Yottabytes: Storage and Disaster Recovery

May 31 2014   6:14PM GMT

Judge to Microsoft: ‘All Your Data Are Belong to Us’

Sharon Fisher Sharon Fisher Profile: Sharon Fisher


We’ve written before about the notion of “data sovereignty,” or the issue of which country’s laws should govern data: Where it’s located? The nationality of the company that owns it? The nationality of the company that hosts it? These are questions that took on new significance in light of Edward Snowden and the revelations of NSA surveillance and which led companies in some countries to avoid having their data stored in the U.S.

A recent court decision has made the issue even more complicated and is putting U.S. companies in the position of trying to follow mutually exclusive laws from multiple countries.

In the case, Microsoft had received a U.S. government search warrant (we don’t know which agency; court records are all sealed) regarding data about one of its web-based email users. Microsoft ascertained that the data for that user was stored on a server in Dublin, Ireland, and said the U.S. didn’t have jurisdiction over that server. But Magistrate Judge James Francis, in the Southern District of New York, has ruled that Microsoft has to provide the data anyway.

“This was true for “traditional” warrants but not for those seeking online content, which are governed by federal law under the Stored Communications Act,” explains the BBC. “He said the warrant should be treated more like a subpoena for documents. Anyone issued with a subpoena by the US must provide the information sought, no matter where it was held, he said.” Francis also said, basically, that part of the reason for his ruling is that it would be too hard for the U.S. to negotiate with all those foreign countries.

So what makes this bad?

It means any company, worldwide, that uses a company with a U.S. presence to store its data — Microsoft, Google, Amazon, and so on — could find its data subject to U.S. laws. In some cases, these laws conflict with privacy and data protection laws in other countries.

If nothing else, non-U.S. companies that are concerned about this may be much less likely to use U.S. companies to store their data, which isn’t good for those companies’ business. “If the U.S. cloud industry was worried before about lack of confidence of foreign customers, this judgment just upped the ante very considerably,” Caspar Bowden, an independent privacy researcher, told the U.K. paper The Guardian.

“This startling ruling could have a significant impact on not only the use of free email services like Hotmail and Gmail, but also all cloud-based services like Office 365, Google Apps, and even cloud providers like Amazon,” agree three attorneys from Drinker Biddle & Reath LLP in a response published in the National Law Review.

What could be interesting — if by interesting we actually mean “scary and really bad” — is if other countries decide that, given this as a precedent, their various laws about data — such as the recent “right to be forgotten” — should also apply to the U.S. Ultimately, it could mean a hodgepodge of data control Balkanization that could result, as the saying goes, in the end of the Internet as we know it.

Microsoft, in particular, is screwed, legal experts conceded. Well, they didn’t say “screwed.” Being legal experts, they said it more nicely. “Microsoft appears to face the unpalatable choice of either breaching European data transfer laws or failing to comply with a US court order,” writes Rob Corbet, a partner at Arthur Cox, in Data Protection Ireland.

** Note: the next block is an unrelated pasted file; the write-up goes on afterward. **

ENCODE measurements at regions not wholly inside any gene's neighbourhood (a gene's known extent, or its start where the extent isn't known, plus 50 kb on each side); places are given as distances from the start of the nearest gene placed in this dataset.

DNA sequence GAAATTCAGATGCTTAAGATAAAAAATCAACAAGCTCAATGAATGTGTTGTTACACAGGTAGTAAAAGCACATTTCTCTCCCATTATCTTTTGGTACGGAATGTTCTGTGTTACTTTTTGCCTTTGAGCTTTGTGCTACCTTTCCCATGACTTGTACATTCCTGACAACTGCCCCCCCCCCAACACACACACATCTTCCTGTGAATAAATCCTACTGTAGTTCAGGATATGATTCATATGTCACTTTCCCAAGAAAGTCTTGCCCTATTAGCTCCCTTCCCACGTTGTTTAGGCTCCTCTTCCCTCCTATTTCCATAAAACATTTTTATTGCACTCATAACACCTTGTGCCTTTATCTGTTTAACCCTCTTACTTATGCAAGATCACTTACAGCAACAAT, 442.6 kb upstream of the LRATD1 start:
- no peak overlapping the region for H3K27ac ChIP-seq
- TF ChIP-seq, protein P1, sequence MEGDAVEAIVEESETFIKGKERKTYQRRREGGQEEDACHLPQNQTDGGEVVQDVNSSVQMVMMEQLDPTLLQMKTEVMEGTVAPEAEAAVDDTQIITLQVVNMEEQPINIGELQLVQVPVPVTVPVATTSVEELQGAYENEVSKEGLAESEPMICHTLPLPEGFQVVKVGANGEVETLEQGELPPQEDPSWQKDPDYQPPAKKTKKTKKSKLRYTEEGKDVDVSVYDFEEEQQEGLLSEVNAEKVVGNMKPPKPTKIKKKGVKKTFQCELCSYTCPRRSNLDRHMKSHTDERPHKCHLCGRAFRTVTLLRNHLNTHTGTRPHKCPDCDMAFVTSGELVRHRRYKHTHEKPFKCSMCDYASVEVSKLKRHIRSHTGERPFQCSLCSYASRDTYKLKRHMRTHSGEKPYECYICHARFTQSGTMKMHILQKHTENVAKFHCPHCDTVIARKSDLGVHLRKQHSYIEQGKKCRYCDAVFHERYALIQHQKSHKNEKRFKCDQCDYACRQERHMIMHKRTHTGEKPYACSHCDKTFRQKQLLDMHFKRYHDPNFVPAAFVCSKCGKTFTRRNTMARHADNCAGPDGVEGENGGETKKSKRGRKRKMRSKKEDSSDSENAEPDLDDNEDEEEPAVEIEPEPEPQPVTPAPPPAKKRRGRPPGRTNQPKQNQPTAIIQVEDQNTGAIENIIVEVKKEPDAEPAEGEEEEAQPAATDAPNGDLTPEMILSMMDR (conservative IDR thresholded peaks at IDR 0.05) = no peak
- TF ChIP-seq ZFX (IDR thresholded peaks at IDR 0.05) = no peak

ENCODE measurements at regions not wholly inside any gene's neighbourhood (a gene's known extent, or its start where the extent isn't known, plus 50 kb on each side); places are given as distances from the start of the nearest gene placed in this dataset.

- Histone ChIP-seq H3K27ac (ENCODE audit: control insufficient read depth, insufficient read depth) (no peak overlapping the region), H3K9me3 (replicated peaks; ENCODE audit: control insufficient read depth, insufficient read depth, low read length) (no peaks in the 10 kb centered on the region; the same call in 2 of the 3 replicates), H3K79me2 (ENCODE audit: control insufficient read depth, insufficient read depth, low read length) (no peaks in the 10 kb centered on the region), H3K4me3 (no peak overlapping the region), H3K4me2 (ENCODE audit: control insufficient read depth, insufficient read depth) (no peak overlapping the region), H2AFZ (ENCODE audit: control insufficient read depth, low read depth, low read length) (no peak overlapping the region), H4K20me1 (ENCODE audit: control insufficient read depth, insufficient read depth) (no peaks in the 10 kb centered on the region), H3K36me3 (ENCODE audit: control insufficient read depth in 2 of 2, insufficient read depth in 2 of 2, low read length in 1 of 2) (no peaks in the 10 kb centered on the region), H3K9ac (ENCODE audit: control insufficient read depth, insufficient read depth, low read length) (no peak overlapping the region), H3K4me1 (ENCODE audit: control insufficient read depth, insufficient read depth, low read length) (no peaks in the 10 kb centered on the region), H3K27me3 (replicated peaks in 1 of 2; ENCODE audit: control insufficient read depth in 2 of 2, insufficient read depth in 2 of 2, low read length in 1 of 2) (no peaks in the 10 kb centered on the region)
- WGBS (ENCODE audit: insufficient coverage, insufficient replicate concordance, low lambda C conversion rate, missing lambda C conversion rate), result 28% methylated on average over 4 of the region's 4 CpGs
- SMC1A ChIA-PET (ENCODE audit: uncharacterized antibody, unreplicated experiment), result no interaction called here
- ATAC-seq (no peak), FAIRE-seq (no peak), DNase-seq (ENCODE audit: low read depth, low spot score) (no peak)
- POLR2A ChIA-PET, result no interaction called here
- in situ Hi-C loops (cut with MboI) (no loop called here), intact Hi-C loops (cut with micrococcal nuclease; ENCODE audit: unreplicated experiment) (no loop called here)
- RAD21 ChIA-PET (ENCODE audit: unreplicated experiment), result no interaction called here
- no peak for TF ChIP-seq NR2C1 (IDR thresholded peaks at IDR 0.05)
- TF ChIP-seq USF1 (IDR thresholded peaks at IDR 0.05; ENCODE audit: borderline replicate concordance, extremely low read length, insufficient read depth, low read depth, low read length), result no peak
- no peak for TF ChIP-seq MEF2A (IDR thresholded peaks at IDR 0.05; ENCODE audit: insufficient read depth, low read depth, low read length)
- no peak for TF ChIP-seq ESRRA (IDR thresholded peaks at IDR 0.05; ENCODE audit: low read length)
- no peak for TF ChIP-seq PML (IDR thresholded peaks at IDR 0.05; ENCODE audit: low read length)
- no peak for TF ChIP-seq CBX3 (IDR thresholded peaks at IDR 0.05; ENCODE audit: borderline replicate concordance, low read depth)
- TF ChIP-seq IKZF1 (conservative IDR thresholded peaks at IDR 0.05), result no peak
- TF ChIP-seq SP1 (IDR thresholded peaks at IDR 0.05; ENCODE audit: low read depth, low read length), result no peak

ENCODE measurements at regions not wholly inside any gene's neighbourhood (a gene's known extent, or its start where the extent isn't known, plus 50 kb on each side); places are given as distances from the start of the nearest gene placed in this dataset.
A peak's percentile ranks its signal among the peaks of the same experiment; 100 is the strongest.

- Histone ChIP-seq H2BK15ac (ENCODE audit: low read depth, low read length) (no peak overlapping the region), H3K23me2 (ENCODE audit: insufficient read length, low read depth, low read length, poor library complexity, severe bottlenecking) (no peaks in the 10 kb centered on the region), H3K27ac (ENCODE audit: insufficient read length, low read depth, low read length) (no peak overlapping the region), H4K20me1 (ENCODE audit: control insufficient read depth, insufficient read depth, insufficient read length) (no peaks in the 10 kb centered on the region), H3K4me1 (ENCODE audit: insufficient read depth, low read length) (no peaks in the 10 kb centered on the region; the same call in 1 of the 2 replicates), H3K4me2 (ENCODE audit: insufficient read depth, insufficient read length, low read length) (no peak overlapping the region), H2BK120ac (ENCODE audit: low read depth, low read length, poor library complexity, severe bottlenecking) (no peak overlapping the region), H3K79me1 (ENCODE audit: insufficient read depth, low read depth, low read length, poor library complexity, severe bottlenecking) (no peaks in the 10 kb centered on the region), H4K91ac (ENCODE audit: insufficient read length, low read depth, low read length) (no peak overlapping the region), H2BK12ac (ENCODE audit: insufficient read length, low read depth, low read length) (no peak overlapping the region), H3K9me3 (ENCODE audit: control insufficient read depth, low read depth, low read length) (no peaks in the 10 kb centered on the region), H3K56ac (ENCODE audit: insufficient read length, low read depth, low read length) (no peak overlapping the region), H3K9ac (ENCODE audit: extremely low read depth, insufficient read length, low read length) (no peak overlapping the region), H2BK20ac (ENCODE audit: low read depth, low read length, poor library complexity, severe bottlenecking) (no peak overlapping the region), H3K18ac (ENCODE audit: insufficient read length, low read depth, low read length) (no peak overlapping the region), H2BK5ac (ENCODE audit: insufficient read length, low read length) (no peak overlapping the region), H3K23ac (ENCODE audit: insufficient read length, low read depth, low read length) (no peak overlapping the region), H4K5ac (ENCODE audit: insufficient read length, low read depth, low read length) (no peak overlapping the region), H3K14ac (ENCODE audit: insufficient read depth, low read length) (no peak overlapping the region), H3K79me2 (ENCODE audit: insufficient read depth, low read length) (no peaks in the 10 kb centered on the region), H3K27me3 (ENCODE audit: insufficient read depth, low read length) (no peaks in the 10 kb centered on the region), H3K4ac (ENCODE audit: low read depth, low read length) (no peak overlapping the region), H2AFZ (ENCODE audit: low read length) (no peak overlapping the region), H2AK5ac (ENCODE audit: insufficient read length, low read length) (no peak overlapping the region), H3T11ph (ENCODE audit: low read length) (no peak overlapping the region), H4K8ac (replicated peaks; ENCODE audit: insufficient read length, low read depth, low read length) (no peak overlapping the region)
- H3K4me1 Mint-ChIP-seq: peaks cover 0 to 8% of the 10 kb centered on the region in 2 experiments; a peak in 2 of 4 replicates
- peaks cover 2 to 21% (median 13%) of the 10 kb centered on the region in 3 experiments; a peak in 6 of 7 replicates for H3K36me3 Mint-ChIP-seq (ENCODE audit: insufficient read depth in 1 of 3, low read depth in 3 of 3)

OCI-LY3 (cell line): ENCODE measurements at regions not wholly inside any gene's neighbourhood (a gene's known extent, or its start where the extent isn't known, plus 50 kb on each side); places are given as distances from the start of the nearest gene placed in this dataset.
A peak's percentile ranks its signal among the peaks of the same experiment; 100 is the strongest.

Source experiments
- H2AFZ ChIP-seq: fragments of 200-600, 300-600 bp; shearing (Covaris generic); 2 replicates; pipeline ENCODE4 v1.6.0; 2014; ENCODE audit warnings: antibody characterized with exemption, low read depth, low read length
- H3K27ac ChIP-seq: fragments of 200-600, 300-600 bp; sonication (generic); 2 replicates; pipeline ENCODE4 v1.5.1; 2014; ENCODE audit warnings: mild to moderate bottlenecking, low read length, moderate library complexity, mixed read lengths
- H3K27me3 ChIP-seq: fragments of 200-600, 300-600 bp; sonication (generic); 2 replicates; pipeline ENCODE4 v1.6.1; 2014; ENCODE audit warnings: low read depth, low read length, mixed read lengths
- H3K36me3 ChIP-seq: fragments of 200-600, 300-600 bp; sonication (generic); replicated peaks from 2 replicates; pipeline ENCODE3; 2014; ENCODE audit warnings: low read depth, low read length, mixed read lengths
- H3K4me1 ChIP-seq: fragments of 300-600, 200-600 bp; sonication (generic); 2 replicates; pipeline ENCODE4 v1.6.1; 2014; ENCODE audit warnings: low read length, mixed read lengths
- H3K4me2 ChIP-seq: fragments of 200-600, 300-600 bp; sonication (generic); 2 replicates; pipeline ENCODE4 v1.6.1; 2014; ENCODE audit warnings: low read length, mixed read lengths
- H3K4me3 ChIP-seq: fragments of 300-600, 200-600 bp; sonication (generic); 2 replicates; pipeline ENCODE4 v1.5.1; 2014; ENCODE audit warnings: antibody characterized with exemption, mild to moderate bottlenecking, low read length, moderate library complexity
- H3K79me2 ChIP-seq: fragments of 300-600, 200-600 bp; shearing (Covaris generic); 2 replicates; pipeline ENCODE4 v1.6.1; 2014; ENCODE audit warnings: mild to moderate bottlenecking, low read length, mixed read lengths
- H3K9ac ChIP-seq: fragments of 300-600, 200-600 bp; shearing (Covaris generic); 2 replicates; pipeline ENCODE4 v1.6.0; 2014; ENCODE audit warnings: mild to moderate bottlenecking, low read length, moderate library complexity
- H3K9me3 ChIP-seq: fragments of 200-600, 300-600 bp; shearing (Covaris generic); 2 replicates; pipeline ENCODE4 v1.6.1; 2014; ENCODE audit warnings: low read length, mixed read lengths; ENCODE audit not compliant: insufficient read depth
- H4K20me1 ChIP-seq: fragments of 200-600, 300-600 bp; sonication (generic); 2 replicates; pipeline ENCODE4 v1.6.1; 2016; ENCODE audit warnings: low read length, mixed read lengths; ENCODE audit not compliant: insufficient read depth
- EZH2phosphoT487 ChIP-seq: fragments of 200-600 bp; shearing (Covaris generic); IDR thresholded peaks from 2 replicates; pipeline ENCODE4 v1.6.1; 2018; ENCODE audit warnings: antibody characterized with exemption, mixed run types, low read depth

Microsoft said it intends to appeal the case and, in fact, indicated that it had expected to all along, just to get this issue decided. “When we filed this challenge we knew the path would need to start with a magistrate judge, and that we’d eventually have the opportunity to bring the issue to a U.S. district court judge and probably to a federal court of appeals,” writes David Howard, Microsoft’s corporate vice president and deputy general counsel. “This is the first step toward getting this issue in front of courts that have the authority to correct the government’s longstanding views on the application of search warrants to content stored digitally outside the United States.”

7  Comments on this Post

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  • Callahandroid
    If in the interest of national security, all stored data must be made available. Although it gives federal agencies a wide-berth, I would rather err on the side of safety.
    30 pointsBadges:
  • Beardba28
    Anyone with an understanding of this decision has to to say that this spells the end of cloud computing.
    20 pointsBadges:
  • Sharon Fisher
    Yeah, it doesn't sound good. We'll need to see what happens with the appeal. 
    9,745 pointsBadges:
  • Callahandroid
    a or sure. If you don't want it publicized, keep it at home. It is too bad. How about a "private-cloud"? Is there a way to lease space in a way that data is not subject to company scrutiny, or management , such as a "safety deposit cloud"?
    30 pointsBadges:
  • Sharon Fisher
    I've mentioned before that we need a "Switzerland" for data. :)
    9,745 pointsBadges:
    I would order a health check of this Judge for advanced Senility.  In another country, then you HAVE TO play by their rules.  That is the whole basis of the legal concept of Sovereignty...
    110 pointsBadges:
  • DStrangmeyer
    One question is - If you used the US postal system and mailed the data or mail (email) to another country for storage could the US courts demand the data and get it. Why doesn't the US law provide the same privacy to email that it provides to mail, especially if the email is encrypted. The storage privacy should apply even in the continental US.
    25 pointsBadges:

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